From Part 15 of “Dareen: The Story of Nakedgirl”.
Her light brown, delicate shoulders were what one noticed first, as she stood on the ATM line on the outdoor mall on this hot Sunday afternoon. Fiddling with her little purse, grabbing and pulling a couple of dollars from the little front pocket of her tiny jean shorts, slender knees knocking together. She seemed unaware of how one could see the shape of her body so clearly as if she was not wearing even these scanty scraps of covering.
Maybe not all that scanty, though there was plenty of skin. Long black hair combed into ponytails on each side, a backless top that exposed her shoulder blades, down to a narrow waist crossed by the two tiny strings that held her top on. The jean shorts were low-rise, though not extremely so. Still, the beginning of pink panties visibly peeked over the top. Below, a pair of clunky black sandals, maybe five years out of style, completed the outfit.
Dareen, sitting at one of the taco stand tables in the shade of a big umbrella, was enchanted by this girl, obviously still in her teens. There was something about her that kept Dareen’s interest. Besides the fact she was undeniably beautiful, and pretty too, as she saw when the girl turned briefly, brushing back a strand of hair as she moved from fourth on line to third.
Her skin was maybe a shade lighter than Dareen’s and she looked Hispanic. Though there were many kids her age around, she seemed to be alone, and sad somehow. Or at least very serious. And now two guys walked past and one said, “Nice thong.” Dareen burned; she had been the subject of many unwelcome comments from guys, though with her mostly concerning her breasts.
Indeed the girl’s panties were increasingly making a showing over the hollow of the her slender back and they were thong style, though a little wide as thongs go. Dareen had never tried thong panties, the idea seemed so uncomfortable.
Obviously hearing the remark, the girl reflexively tugged up her shorts and the thong disappeared. She slouched forward, arms moving a little to the front. Dareen knew the gesture well, a sign of trying to hide one’s body. This girl was modest, like Dareen herself, who felt a sisterly affection for this child. Yet . . . why was she so scantily clad? Dareen was glad for the shade she was in but still hot in her kerchief, long-sleeved blouse, long skirt, socks and sneakers; she might as well be wearing a burka, she often told herself. She felt both envious and grateful, comparing her coverings with the girl’s.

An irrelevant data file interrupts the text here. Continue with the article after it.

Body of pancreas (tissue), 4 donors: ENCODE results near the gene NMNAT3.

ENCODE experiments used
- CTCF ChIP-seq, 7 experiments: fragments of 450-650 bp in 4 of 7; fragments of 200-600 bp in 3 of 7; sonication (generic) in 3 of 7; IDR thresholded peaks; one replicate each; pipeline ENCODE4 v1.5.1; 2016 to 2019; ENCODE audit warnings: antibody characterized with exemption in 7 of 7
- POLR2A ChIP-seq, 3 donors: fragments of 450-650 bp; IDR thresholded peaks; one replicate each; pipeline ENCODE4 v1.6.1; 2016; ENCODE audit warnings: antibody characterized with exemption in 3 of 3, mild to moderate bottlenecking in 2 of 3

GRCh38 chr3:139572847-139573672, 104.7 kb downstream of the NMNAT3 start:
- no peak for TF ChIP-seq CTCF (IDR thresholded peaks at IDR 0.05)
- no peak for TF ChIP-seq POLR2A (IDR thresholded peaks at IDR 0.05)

The girl got her money and went over to one of the flea market tables near where Dareen was. There was the usual summer stuff (little tops, shorts, flip-flops) that other teenage girls were going through. The girl came to something, then hesitantly picked it up. It was a truly tiny short short, low rise and cutoff at the same time, maybe wide enough for her little teenaged hips, but hardly any longer than her hand. The girl put it down, looking desolate.
She came over to sit at the table, facing away from Dareen, slouched over, elbows on her knees, every vertebra visible in a graceful curved line. And then when she turned around to put her purse on the table to rearrange it, Dareen saw that she had tears in her eyes.
The surprised Dareen said, “Are you O.K.?”
The girl bravely wiped the tears away and said, “Si. Yes.”
“You don’t look O.K.”
“I . . . ” The girl couldn’t get out a sentence. She cried and hid her face and began to get up and run away.
Dareen jumped up and held her. It was the only thing for a big sister to do. “I don’t like seeing a girl like you crying. My name’s Dareen. What happened? Should I call someone?”
The girl looked at Dareen through a thick veil of tears. “Que pasó . . . What happened to me . . . I don’t know.” She had a thick Hispanic accent. Despite more prodding she kept shaking her head. “Let’s go for a walk,” Dareen said, but the girl quickly refused that idea.
After some prodding she did go along with Dareen’s offer to duck into the nearest restaurant for an ice cream. And was relieved when Dareen picked the booth way in the back.
“What’s your name?”
“Lourdes,” the girl said.
Dareen went through the preliminaries of ordering the ice cream sodas and it was only when they were into sipping them that she tried to play therapist again.
“You seem like a modest girl,” Dareen said. “So am I.”
The girl crossed her hands to cover her bare shoulders and bowed her head. “I don’t like to dress like this so little.”
“Why do you do it then?”
“I have to. Since that ‘thing’ happened a few weeks ago clothes bother me more and more. I get sick from wearing so much. Ay, Dios mio . . . My fathers think I am turning into a . . . puta.”
“Your fathers?” Dareen thought back to her rudimentary knowledge of Spanish. “You mean your parents.”
“Sí, lo siento. My parents. They are muy tradicional.”